The following statement from president and CEO Richard Besser, MD, of the Robert Wood Johnson Foundation, is in response to the U.S. Department of Agriculture’s (USDA) proposed rule on school meal nutrition standards.
During this health crisis, we are seeing—perhaps more than ever—the importance of healthy school meals. At least 121,000 schools serving more than 54 million children across the United States have closed due to the coronavirus outbreak. But states and school districts are acting heroically to ensure that children still receive healthy, nutritious meals every day.
We applaud the U.S. Department of Agriculture for giving states and schools the flexibility and resources to do so. Students depend on school meals to keep them healthy and to give them a better chance at succeeding in the classroom. This is especially true for the more than 20 million children who receive free or reduced-price meals. For them, school meals may be their primary or even sole source of good nutrition. Maintaining access to them is more than simply a convenience; it is a lifeline.
Yet even while recognizing the value of school meals during this extraordinarily difficult time, USDA is still moving forward with a proposal, first issued in January, to make school meals permanently less healthy. Under USDA’s proposal, schools would be allowed to serve less fruit, fewer whole grains, fewer varieties of vegetables, and more starchy vegetables. Foods like pizza and cheeseburgers could be served more often without being required to meet nutrition standards.
That just doesn’t make sense.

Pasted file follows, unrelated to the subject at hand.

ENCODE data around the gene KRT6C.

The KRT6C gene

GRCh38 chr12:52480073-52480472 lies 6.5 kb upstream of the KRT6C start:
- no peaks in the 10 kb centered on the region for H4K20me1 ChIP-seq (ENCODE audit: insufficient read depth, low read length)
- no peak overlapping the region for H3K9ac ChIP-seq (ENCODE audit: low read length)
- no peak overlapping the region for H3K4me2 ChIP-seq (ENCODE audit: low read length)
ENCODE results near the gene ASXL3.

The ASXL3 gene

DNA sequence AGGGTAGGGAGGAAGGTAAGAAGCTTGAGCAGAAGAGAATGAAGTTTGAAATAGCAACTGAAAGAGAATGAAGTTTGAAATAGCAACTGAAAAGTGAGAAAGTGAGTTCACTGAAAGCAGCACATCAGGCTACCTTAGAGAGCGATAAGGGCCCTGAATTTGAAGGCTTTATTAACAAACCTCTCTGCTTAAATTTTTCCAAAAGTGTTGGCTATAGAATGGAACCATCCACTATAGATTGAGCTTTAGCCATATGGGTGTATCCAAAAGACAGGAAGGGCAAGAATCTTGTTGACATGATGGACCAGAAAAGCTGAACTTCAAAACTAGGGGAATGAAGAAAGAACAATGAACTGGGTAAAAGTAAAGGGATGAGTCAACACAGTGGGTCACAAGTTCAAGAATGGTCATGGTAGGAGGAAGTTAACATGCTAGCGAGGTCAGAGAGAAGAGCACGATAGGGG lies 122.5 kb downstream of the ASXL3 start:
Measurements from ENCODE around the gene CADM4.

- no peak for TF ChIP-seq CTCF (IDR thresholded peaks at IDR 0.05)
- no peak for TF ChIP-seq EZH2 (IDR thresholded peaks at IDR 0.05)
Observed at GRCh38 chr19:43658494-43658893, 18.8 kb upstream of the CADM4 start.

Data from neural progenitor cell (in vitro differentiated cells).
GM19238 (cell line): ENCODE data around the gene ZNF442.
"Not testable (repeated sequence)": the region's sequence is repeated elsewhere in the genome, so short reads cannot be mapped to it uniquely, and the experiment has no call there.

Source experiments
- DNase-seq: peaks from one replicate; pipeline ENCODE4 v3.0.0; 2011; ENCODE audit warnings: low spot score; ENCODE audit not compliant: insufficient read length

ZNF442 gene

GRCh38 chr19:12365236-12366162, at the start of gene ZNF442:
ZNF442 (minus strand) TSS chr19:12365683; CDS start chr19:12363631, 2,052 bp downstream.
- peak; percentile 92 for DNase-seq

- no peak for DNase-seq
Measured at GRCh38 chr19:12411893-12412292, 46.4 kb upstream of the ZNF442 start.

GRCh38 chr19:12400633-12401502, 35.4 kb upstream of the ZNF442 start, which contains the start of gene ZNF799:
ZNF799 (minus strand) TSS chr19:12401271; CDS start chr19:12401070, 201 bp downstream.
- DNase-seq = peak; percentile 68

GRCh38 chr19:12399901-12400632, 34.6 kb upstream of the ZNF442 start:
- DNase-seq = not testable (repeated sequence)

A new analysis just released from Healthy Eating Research examining the projected impact of these changes shows that this proposal could have a detrimental impact on academic performance and kids’ health. The students who would be most impacted by these changes are those from low-income families attending schools in African-American and rural neighborhoods. These are among the students already at highest risk for obesity and related health conditions.
School meals nutrition standards were updated nearly a decade ago, and the results have been an unqualified success. USDA’s own research shows that the updated standards have significantly improved the nutrition content of school meals, with student participation in meal programs highest in schools that serve the healthiest meals.
USDA is helping millions of students get through a really hard time. We encourage the department to apply that same mindset to students’ health and education over the long-term. Weakening school nutrition standards does not solve problems; it creates them. We sincerely hope USDA reconsiders this misguided rule.